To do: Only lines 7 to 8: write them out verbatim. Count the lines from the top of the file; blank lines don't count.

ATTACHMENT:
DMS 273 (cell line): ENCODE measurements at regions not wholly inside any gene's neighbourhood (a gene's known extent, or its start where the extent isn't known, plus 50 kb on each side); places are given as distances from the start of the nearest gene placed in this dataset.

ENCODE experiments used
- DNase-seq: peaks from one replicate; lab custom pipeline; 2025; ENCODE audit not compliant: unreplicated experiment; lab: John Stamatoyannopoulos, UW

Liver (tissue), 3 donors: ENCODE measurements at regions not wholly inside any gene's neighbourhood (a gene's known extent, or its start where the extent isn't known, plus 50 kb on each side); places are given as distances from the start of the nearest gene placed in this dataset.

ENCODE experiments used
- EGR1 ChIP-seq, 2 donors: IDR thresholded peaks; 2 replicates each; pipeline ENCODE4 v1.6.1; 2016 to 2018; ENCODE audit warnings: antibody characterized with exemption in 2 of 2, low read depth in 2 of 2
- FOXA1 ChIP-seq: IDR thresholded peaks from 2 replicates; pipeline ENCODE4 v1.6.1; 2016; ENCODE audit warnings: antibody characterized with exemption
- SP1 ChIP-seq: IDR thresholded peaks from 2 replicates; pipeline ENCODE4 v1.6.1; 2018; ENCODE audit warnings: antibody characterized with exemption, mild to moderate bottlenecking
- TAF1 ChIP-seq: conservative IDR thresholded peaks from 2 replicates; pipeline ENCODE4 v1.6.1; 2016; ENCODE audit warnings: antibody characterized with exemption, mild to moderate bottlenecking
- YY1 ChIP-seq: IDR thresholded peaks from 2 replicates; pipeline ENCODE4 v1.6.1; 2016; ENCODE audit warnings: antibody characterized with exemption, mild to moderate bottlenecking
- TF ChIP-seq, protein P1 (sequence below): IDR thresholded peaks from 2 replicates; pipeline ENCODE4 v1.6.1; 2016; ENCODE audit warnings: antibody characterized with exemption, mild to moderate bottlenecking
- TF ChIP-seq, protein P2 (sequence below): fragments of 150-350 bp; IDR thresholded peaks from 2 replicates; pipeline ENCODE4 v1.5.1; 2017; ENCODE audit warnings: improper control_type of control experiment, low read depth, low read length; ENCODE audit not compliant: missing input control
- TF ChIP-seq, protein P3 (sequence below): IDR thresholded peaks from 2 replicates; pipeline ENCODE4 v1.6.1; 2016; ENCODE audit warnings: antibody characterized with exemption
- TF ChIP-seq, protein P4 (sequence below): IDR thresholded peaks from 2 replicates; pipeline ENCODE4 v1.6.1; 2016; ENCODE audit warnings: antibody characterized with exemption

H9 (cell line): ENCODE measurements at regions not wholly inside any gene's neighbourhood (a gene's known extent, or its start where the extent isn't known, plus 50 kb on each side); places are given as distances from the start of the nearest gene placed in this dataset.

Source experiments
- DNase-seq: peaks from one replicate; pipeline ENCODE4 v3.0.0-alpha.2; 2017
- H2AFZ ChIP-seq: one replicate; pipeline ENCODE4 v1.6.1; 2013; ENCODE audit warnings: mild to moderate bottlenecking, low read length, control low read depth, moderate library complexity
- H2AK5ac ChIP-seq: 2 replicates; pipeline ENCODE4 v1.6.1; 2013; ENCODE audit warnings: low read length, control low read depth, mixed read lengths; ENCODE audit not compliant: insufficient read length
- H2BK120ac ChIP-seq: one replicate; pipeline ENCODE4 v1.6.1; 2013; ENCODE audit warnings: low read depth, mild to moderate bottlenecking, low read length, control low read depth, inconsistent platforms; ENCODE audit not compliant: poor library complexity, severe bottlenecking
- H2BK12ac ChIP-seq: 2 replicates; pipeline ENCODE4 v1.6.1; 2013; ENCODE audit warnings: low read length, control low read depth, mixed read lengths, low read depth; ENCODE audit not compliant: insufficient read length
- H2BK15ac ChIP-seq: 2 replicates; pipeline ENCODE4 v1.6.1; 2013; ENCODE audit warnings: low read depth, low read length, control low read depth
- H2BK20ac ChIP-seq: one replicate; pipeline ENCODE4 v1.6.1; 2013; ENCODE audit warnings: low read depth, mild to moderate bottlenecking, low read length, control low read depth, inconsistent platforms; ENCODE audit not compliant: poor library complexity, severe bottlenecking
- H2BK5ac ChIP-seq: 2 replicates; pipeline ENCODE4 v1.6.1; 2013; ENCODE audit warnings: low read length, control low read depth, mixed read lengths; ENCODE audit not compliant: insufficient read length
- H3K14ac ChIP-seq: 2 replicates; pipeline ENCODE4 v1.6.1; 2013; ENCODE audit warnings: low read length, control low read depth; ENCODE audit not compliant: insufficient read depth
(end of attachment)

- FOXA1 ChIP-seq: IDR thresholded peaks from 2 replicates; pipeline ENCODE4 v1.6.1; 2016; ENCODE audit warnings: antibody characterized with exemption
- SP1 ChIP-seq: IDR thresholded peaks from 2 replicates; pipeline ENCODE4 v1.6.1; 2018; ENCODE audit warnings: antibody characterized with exemption, mild to moderate bottlenecking